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Original Research: SLEEP DISORDERS |

Endothelial Dysfunction in Children Without HypertensionEndothelial Dysfunction in Children: Potential Contributions of Obesity and Obstructive Sleep Apnea

Rakesh Bhattacharjee, MD; Jinkwan Kim, PhD; Wadha H. Alotaibi, MD; Leila Kheirandish-Gozal, MD; Oscar Sans Capdevila, MD; David Gozal, MD, FCCP
Author and Funding Information

From the Division of Pediatric Pulmonary Medicine (Drs Bhattacharjee and Gozal) and the Division of Pediatric Sleep Medicine (Drs Bhattacharjee, Kim, Kheirandish-Gozal, and Gozal), Department of Pediatrics, Pritzker School of Medicine, Comer Children’s Hospital, The University of Chicago, Chicago, IL; and the Division of Pediatric Sleep Medicine (Drs Bhattacharjee, Alotaibi, Kheirandish-Gozal, Capdevila, and Gozal), University of Louisville School of Medicine, Louisville, KY.

Correspondence to: Rakesh Bhattacharjee, MD, Division of Pediatric Pulmonology Medicine and Division of Pediatric Sleep Medicine, Department of Pediatrics, Comer Children’s Hospital, The University of Chicago, 5841 S Maryland Ave, MC 4064, Chicago, IL 60637; e-mail: rbhattac@bsd.uchicago.edu


Funding/Support: Dr Bhattacharjee was supported by a Sleep Fellowship Grant from Jazz Pharmaceuticals. This study was supported by the National Institutes of Health [Grant HL65270].

Reproduction of this article is prohibited without written permission from the American College of Chest Physicians (http://www.chestpubs.org/site/misc/reprints.xhtml).


© 2012 American College of Chest Physicians


Chest. 2012;141(3):682-691. doi:10.1378/chest.11-1777
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Background:  Endothelial dysfunction can develop in the context of both obesity and obstructive sleep apnea (OSA) in children. However, the potential interactions between OSA and obesity have not been defined.

Methods:  Children who were prepubertal and nonhypertensive were recruited. Endothelial function was assessed in a morning fasted state, using a modified hyperemic test involving cuff-induced occlusion of the radial and ulnar arteries, and blood was drawn for assessment of myeloid-related protein 8/14 (MRP8/14) levels using a commercial enzyme-linked immunosorbent assay. Overnight polysomnography defined the presence of OSA or absence of OSA (NOSA) in subjects investigated for sleep-disordered breathing. Anthropometric measurements were performed to assign subjects to obese (OB) and nonobese (NOB) categories.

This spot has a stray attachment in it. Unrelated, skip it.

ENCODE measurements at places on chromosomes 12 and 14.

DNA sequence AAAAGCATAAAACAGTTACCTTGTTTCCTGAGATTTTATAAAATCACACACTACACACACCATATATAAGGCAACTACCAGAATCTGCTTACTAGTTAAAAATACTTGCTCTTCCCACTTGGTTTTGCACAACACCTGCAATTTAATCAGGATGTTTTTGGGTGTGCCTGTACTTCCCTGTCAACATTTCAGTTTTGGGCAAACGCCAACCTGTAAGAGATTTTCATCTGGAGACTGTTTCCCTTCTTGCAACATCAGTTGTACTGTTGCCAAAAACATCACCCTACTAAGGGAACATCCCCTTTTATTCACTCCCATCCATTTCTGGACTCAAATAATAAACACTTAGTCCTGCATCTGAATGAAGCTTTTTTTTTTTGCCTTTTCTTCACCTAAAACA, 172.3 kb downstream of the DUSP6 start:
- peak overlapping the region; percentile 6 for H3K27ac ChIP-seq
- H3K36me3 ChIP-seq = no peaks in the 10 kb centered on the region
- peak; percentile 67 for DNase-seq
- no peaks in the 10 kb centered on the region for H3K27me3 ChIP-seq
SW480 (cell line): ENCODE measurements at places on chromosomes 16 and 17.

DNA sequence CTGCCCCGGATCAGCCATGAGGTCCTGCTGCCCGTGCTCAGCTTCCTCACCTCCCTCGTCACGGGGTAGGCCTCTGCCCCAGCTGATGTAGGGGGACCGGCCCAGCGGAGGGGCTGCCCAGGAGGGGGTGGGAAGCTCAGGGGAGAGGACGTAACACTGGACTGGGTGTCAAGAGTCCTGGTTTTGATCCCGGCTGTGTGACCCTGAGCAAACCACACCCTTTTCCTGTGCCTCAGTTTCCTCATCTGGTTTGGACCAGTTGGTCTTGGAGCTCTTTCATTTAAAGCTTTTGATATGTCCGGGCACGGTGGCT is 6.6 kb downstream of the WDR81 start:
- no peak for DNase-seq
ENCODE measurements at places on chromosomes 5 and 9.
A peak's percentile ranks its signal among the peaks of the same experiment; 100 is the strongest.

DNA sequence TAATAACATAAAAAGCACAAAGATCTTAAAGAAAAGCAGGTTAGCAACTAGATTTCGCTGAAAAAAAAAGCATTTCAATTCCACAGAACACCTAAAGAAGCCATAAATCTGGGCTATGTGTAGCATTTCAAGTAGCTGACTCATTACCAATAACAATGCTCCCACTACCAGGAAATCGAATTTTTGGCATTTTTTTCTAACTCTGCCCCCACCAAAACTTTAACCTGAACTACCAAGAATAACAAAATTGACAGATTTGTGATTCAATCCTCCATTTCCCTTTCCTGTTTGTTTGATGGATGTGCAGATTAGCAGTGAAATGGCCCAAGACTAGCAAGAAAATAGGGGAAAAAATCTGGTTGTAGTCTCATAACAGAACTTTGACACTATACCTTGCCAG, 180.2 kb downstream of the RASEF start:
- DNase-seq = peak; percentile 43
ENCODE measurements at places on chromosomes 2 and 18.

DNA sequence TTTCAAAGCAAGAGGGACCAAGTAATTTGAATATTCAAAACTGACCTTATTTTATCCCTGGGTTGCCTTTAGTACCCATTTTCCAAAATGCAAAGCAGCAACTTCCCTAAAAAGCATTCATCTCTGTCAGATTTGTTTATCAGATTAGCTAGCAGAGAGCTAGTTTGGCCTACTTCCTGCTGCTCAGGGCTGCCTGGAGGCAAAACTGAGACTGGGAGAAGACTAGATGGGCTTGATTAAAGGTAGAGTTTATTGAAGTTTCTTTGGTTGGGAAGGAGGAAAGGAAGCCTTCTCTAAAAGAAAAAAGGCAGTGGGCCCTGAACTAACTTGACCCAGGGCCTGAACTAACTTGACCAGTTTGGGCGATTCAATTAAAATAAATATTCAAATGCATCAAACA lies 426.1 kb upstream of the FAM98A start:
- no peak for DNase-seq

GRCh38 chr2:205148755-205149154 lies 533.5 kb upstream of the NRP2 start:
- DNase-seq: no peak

Results:  Fifty-four children with OSA who were obese and nonobese (mean age, 7.90 ± 0.26 years; mean BMI z-score, 1.70 ± 0.3; obstructive apnea-hypopnea index [OAHI], 7.36 ± 1.09) were compared with 54 children without OSA who were obese and nonobese (mean age, 8.26 ± 0.24 years; mean BMI z-score, 1.41 ± 0.18; OAHI, 0.86 ± 0.07). Of those subjects, 62.5% of the OB-OSA category, 38.7% of the OB-NOSA category, and 20.0% of the NOB-OSA category had evidence of endothelial dysfunction, compared with 0.0% of the NOB-NOSA category (P < .01). The degree of endothelial dysfunction in all groups was associated with circulating MRP8/14 levels (r = 0.343, P < .001).

Conclusions:  Both obesity and OSA can independently increase the risk for endothelial dysfunction, and the concurrent presence of both markedly increases such risk. Although the mechanisms underlying endothelial dysfunction remain unclear, a potential role for MRP8/14 as an inflammatory biomarker of endothelial dysfunction is suggested.

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